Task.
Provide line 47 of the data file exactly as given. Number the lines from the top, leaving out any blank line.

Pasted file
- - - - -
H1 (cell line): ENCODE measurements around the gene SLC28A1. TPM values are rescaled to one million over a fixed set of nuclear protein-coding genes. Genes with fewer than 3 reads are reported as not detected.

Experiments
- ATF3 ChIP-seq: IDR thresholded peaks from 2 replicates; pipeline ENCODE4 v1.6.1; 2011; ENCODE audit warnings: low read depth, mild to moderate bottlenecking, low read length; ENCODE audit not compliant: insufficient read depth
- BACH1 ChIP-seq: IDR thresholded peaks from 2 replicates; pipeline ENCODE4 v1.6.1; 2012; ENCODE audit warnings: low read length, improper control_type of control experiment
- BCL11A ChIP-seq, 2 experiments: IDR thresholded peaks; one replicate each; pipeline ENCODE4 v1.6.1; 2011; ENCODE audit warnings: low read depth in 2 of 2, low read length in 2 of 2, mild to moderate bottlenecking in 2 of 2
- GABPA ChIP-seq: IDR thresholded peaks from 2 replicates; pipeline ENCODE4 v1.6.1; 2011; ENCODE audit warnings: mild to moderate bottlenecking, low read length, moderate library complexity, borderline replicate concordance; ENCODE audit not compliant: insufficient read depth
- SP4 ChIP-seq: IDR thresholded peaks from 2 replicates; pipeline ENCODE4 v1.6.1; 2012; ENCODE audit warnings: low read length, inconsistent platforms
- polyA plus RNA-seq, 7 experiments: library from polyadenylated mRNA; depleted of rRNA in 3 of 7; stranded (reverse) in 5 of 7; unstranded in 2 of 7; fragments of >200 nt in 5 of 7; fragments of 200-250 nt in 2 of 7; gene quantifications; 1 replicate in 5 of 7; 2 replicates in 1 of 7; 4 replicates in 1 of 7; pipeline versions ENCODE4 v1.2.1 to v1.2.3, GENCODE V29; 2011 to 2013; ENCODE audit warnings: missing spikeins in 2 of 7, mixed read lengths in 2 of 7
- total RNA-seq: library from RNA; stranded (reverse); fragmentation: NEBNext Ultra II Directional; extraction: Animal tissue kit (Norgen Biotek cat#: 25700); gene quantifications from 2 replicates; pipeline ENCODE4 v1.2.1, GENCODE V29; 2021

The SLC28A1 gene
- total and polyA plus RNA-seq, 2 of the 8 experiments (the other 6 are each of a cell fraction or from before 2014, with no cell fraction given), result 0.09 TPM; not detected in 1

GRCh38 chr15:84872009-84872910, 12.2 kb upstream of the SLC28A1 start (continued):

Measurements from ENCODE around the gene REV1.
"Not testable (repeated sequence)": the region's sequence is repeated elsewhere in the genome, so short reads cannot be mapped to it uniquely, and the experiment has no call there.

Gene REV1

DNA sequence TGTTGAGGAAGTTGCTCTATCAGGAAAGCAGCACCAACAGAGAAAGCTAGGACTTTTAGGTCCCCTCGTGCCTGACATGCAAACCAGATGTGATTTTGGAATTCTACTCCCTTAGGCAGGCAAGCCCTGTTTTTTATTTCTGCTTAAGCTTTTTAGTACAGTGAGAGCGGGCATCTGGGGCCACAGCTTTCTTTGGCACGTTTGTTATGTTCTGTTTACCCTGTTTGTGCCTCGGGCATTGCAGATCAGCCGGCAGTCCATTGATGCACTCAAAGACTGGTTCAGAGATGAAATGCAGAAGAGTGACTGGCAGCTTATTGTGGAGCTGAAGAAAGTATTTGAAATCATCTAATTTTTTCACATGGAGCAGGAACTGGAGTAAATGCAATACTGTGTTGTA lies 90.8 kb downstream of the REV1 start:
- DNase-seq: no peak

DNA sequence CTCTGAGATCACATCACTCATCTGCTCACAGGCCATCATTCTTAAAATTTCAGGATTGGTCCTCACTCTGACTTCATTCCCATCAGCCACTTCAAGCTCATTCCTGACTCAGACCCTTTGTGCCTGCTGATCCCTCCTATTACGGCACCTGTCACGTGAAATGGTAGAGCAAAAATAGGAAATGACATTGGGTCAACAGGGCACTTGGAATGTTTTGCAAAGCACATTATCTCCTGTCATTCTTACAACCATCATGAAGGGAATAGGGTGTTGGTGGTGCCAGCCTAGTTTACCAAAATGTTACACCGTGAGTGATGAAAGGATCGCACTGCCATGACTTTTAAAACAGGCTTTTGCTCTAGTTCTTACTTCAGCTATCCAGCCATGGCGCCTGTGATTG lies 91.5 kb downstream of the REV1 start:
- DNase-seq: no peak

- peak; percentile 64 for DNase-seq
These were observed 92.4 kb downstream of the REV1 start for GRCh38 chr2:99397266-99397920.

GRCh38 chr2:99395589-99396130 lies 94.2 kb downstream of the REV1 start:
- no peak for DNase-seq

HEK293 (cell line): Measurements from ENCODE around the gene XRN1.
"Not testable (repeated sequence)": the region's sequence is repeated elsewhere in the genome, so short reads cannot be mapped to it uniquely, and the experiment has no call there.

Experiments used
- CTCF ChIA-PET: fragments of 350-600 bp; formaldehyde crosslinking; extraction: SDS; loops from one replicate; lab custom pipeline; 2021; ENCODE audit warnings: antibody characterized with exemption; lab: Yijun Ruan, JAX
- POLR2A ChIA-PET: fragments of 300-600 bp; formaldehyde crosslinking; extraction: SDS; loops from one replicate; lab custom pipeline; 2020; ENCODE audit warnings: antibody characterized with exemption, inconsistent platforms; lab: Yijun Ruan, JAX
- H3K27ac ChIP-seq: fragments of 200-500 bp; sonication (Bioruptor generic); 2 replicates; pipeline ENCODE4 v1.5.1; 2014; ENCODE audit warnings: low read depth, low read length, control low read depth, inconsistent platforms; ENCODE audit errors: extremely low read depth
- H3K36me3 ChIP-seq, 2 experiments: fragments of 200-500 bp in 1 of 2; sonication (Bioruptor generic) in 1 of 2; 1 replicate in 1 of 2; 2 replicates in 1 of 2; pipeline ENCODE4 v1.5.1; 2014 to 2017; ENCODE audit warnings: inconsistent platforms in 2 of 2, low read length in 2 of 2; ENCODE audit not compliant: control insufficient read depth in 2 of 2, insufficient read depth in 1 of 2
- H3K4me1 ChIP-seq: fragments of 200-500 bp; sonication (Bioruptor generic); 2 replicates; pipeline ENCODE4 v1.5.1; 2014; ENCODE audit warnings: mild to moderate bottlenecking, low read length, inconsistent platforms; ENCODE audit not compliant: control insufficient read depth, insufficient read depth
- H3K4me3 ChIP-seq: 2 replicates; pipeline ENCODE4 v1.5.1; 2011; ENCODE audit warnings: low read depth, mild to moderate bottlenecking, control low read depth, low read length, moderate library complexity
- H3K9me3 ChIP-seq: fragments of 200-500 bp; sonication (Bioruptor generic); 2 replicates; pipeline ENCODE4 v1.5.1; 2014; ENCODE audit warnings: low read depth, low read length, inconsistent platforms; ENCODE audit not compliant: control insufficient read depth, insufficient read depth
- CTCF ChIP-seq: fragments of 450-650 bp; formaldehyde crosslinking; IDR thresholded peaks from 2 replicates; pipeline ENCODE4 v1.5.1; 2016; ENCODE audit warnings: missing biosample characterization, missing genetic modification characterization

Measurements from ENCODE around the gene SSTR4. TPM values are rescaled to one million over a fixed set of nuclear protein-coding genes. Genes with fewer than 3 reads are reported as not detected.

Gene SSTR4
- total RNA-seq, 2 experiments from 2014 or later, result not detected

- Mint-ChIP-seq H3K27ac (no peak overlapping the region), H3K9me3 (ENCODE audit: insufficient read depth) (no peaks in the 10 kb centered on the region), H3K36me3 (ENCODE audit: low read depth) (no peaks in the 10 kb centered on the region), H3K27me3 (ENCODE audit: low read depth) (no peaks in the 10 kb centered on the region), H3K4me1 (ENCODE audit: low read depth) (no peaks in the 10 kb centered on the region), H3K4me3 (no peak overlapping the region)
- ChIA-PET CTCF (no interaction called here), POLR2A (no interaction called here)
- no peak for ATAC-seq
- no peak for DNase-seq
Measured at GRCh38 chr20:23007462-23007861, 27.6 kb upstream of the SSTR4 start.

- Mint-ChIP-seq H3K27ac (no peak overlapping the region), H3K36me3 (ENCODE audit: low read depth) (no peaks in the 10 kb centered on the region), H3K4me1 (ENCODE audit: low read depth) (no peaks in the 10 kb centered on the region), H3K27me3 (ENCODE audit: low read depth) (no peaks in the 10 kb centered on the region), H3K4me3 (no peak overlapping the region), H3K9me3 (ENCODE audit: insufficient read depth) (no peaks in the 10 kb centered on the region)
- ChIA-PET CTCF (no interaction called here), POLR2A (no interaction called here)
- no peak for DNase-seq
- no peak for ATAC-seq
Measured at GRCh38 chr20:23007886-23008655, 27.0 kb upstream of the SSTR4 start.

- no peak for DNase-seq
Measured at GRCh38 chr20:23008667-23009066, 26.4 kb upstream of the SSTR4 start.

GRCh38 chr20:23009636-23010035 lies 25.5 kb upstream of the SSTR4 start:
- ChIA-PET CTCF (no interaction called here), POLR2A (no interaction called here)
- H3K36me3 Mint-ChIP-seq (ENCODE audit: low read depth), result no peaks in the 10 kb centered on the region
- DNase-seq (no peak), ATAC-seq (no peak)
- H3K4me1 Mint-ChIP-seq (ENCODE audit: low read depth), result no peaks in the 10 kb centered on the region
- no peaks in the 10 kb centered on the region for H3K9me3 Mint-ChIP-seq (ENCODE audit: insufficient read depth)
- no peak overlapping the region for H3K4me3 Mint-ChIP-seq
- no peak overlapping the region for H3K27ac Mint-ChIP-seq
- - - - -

Measured at GRCh38 chr20:23007886-23008655, 27.0 kb upstream of the SSTR4 start.